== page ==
If you think it’s the software, you’re mistaken. Social media marketing is unlike many other types of digital marketing because it is much less reliant on specialized software and more empowered by creativity and personalized strategy. I understand why agencies rely on software, but it’s not something that we would never recommend.
In our industry, the car business, we believe in learning what we can about a dealership and customizing their social media to fit their market, personality, brands, selling style, and community involvement. One does not simply pull out a generic set of deliverables and start checking off the boxes. True automotive social media strategy requires diving in and building a strategy around the dealership.
Perhaps the most important factor in designing a strategy is to keep it fluid to adapt to changes in the local market. A perfect example popped up late last week. A dealership had been doing very well with their campaigns but saw a challenge from other brands popping up. They were selling a popular brand but the data was showing that less popular brands nationally were selling more cars in their area than they were.
Social media has many purposes. Sometimes, it’s all about driving targeted traffic to the dealer’s website. That’s the core of what we do, but there are times when the need arises to pull a play out of the old social media playbook – excitement and buzz. While we believe that buzz is something that’s a side effect of a strong social media campaign rather than a focus, we knew that in this particular situation, we had to focus a bit on making people aware that they should consider this particular brand.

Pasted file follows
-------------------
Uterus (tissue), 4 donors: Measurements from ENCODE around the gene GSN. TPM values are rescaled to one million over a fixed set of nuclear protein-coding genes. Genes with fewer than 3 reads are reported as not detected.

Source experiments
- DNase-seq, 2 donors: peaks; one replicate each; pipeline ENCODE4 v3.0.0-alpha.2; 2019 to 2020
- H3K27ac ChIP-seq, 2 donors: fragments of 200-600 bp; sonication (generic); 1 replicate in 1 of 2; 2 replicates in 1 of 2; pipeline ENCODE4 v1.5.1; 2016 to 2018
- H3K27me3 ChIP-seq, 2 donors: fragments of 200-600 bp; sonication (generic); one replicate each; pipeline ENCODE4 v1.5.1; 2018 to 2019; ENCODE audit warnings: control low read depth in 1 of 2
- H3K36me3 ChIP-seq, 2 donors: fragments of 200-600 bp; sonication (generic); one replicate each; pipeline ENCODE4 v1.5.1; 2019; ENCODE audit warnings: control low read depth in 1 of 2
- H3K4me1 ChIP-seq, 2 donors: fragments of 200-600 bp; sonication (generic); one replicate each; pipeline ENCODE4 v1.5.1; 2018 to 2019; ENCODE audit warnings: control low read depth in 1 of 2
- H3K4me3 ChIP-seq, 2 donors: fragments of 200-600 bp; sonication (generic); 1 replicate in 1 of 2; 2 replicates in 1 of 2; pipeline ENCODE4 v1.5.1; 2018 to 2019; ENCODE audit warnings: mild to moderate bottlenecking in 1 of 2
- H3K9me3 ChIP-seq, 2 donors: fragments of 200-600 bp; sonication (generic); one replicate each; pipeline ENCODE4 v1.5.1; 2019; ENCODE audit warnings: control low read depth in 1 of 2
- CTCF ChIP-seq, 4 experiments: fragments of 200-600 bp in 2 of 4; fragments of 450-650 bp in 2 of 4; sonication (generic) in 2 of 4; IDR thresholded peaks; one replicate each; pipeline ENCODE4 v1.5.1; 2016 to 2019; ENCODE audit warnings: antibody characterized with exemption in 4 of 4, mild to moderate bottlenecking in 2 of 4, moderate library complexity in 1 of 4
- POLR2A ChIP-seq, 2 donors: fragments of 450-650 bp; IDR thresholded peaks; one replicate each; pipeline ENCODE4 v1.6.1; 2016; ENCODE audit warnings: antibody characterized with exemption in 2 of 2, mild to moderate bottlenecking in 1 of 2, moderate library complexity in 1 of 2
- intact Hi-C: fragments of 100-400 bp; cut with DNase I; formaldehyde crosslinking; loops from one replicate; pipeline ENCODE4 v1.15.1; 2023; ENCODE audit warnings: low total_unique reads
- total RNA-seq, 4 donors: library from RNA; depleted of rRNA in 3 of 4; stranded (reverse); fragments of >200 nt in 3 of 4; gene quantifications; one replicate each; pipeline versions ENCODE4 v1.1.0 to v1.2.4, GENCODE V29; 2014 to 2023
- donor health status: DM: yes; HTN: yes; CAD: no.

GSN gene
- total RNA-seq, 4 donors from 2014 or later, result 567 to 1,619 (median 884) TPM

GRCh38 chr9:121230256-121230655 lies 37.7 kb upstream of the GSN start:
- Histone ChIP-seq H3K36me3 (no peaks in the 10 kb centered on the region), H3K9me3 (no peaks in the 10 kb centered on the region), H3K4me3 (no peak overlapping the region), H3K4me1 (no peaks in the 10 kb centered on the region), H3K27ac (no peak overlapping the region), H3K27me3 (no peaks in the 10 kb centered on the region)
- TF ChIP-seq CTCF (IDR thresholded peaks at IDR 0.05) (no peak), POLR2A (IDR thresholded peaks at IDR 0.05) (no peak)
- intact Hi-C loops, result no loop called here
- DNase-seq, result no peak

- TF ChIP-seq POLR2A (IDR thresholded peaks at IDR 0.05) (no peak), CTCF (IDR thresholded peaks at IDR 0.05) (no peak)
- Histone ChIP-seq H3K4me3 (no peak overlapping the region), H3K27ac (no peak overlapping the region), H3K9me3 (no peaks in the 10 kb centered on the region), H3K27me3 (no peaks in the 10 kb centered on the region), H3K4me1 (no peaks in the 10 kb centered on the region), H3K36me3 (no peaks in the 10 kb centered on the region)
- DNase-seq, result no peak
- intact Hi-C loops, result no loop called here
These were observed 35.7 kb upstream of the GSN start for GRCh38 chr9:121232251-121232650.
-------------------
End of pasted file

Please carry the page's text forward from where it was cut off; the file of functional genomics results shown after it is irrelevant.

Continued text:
Under normal situations, we find that “sizzle” happens in the standard course of building campaigns, but their situation required that we turn up the heat. We adjusted a couple of their campaigns and redirected some budget to get the word out that this particular brand was hot and needed to be at the top of mind.
Personalization requires that you toss out preconceived ideas. That’s not to say that you don’t follow best practices, but they don’t always fit into a particular situation. For example, it’s a best practice to get the word out about reviews. Most review sites get very little traffic. They’re great for letting people know that it’s good to do business with you through the star-ratings present in Google, but most of the people who read through these review sites skip passed the 5-star reviews and search for the bad ones. They’re looking for dirt. Social media is ideal for getting the actual words of positive reviews out in front of people.
This best practice works for many, but not all. Some are having reputation challenges and the last thing you want to do is to highlight your reputation if it’s bad. Just because something is a best practice doesn’t mean it’s best for everyone.
Social media is a wonderful way to drive traffic and interact with the community. The way to maximize it is to rely on real solutions and strategies rather than software and bulk posting.
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